Alan Dershowitz to sue UC Berkeley if pro-Israel speakers barred

Former Harvard Law School Professor promises to sue UC Berkeley if school doesn't drop policy banning 'high visibility' speakers.

Tzvi Lev,

Professor Alan Dershowitz
Professor Alan Dershowitz
Gideon Markowicz/Flash90

Alan Dershowitz, a famed defense attorney and professor emeritus at Harvard Law School, says that he will sue the University of California at Berkeley it doesn't change its policies regarding "high visibility" speakers, which he claims discriminates against pro-Israel speakers such as himself.

"If you are high visibility, you have to give eight weeks [notice before being allowed to speak]," Dershowitz told Fox News. "But if a department at the university invites anti-Israel speakers, they don't have to go through an eight-week waiting period."

Dershowitz, who has been invited to speak at the University, says that he will take legal action if the rules discriminating against pro-Israel speakers are not changed. "We have an eight-week barrier, whereas anti-Israel speakers don't have an eight-week barrier," charged Dershowitz. "I'm going to sue Berkeley if they don't allow me to speak. They make me wait eight weeks and allow anti-Israel speakers to come in three or four days, that is a lawsuit."

Dershowitz contends that Berkeley is bound by the First Amendment enshrining free speech, as it accepts government funding. "They can't impose one rule on pro-Israel speakers and one rule on anti-Israel speakers; one rule on conservatives and one on liberals," he said.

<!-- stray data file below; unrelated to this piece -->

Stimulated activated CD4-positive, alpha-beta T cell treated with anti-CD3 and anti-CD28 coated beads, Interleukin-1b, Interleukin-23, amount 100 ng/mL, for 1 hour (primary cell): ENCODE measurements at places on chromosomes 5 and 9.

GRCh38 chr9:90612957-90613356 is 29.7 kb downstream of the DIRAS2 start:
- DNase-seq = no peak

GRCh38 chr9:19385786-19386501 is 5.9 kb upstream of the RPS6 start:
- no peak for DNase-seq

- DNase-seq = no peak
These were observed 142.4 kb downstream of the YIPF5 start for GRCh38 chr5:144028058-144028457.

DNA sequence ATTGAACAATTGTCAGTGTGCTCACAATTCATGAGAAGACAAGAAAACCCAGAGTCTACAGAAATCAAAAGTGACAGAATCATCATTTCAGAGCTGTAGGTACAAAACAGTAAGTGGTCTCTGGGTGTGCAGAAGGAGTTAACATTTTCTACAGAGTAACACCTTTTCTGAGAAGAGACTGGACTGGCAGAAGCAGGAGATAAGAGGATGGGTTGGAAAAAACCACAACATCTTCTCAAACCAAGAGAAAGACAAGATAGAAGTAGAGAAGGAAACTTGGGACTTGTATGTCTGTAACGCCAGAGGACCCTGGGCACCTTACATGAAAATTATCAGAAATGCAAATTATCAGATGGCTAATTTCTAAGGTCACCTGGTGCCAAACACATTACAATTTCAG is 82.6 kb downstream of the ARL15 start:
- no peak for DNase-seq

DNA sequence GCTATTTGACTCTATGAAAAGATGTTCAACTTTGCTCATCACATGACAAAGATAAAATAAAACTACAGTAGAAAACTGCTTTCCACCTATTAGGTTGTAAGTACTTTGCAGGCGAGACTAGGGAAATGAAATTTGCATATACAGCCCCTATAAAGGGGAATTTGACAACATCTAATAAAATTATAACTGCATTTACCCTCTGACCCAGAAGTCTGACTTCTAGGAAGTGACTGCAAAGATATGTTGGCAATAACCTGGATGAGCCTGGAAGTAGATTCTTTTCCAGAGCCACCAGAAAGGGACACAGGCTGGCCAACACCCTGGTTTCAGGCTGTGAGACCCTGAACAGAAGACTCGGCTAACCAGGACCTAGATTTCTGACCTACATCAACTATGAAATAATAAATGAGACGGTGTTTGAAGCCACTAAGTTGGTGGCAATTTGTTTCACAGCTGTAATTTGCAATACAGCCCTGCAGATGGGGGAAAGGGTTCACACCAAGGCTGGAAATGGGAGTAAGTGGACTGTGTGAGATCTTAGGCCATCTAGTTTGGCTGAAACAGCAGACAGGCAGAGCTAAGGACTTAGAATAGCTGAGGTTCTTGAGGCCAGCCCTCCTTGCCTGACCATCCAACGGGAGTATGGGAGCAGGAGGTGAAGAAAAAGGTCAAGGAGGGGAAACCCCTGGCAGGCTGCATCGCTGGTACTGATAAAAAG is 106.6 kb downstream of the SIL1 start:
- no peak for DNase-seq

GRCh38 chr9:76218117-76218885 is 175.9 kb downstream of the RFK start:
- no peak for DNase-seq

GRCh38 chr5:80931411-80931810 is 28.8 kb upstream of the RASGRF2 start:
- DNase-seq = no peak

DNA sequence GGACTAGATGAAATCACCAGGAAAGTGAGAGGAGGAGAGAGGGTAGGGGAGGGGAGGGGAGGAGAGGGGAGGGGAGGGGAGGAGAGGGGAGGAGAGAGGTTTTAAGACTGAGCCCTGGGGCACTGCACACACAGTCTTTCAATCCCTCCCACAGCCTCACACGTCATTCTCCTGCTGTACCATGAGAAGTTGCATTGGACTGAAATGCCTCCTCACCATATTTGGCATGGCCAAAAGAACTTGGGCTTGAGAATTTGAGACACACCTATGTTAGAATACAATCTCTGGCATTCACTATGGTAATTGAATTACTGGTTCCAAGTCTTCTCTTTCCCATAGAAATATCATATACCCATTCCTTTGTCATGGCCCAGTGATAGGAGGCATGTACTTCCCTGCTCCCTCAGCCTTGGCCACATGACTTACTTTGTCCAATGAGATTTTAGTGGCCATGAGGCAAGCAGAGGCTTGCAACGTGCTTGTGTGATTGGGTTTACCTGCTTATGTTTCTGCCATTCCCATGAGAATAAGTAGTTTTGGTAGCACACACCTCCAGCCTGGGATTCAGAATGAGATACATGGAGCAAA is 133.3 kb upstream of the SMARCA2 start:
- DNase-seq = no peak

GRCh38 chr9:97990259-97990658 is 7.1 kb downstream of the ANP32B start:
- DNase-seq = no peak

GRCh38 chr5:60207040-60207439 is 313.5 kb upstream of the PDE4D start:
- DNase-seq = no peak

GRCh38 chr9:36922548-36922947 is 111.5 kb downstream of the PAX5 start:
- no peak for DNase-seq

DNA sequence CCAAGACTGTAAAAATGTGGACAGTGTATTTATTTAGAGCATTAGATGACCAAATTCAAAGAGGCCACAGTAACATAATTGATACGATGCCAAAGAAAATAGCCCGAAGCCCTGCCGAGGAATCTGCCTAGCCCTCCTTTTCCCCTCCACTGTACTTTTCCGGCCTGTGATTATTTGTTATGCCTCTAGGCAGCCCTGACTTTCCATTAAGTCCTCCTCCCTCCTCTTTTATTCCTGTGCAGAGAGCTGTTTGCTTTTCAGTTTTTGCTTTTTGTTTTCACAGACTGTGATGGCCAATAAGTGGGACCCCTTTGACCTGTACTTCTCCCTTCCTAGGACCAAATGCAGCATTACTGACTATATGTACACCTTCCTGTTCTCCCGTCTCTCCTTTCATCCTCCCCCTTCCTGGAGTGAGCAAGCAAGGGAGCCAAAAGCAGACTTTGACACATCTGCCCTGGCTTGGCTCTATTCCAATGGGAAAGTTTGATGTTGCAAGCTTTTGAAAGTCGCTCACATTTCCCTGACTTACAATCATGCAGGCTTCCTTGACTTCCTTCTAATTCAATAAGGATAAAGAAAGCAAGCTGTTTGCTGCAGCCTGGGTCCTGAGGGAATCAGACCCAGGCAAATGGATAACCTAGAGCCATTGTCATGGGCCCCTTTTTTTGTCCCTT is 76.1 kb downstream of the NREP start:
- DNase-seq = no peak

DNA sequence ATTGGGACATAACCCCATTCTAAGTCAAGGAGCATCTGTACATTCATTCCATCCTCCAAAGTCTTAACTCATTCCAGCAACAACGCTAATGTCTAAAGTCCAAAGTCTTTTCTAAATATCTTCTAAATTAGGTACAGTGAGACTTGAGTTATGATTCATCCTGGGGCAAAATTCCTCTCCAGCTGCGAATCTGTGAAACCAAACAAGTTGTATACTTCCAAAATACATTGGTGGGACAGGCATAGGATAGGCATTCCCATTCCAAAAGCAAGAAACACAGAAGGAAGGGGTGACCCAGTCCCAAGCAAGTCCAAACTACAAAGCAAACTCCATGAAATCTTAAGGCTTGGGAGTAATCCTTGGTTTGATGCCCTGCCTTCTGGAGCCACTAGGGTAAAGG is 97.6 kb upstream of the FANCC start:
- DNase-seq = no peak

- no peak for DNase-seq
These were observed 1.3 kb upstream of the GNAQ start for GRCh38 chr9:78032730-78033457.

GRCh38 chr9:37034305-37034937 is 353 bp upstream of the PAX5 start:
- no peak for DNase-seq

"Would they actually turn down President [Donald] Trump if he said I want to speak there in a week?" he asked. "I don't think so. They have to have a single standard and we're going to hold them in it. If they don't abide by it we're going to take them to court."

Berkeley has become a hotbed of violent student opposition towards any speaker who disagrees with them. The University was forced to cancel firebrand Milo Yiannopoulos's speech in February after students rioted, burning cars, smashing windows, and causing over $100,000 worth of damage to the campus.

In early September, the school paid more than $600,000 to ensure that conservative political commentator Ben Shapiro was allowed to speak after radical 'Antifa' anarchists promised violence.


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